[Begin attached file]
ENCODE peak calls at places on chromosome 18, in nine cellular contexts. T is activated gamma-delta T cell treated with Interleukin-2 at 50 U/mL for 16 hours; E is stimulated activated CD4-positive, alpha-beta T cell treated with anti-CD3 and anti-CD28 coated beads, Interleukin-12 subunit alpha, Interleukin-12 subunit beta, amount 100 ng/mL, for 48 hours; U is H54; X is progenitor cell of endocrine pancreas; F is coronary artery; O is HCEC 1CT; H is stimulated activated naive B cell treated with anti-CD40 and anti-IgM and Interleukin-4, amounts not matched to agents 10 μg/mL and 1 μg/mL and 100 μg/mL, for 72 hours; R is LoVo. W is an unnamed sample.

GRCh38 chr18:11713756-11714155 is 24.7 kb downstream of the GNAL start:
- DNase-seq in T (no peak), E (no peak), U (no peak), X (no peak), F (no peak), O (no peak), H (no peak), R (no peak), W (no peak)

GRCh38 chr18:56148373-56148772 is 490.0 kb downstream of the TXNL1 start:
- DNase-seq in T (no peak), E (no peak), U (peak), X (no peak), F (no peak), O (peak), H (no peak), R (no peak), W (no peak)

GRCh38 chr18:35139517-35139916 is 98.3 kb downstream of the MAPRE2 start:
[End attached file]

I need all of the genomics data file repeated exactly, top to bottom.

ENCODE peak calls at places on chromosome 18, in nine cellular contexts. T is activated gamma-delta T cell treated with Interleukin-2 at 50 U/mL for 16 hours; E is stimulated activated CD4-positive, alpha-beta T cell treated with anti-CD3 and anti-CD28 coated beads, Interleukin-12 subunit alpha, Interleukin-12 subunit beta, amount 100 ng/mL, for 48 hours; U is H54; X is progenitor cell of endocrine pancreas; F is coronary artery; O is HCEC 1CT; H is stimulated activated naive B cell treated with anti-CD40 and anti-IgM and Interleukin-4, amounts not matched to agents 10 μg/mL and 1 μg/mL and 100 μg/mL, for 72 hours; R is LoVo. W is an unnamed sample.

GRCh38 chr18:11713756-11714155 is 24.7 kb downstream of the GNAL start:
- DNase-seq in T (no peak), E (no peak), U (no peak), X (no peak), F (no peak), O (no peak), H (no peak), R (no peak), W (no peak)

GRCh38 chr18:56148373-56148772 is 490.0 kb downstream of the TXNL1 start:
- DNase-seq in T (no peak), E (no peak), U (peak), X (no peak), F (no peak), O (peak), H (no peak), R (no peak), W (no peak)

GRCh38 chr18:35139517-35139916 is 98.3 kb downstream of the MAPRE2 start: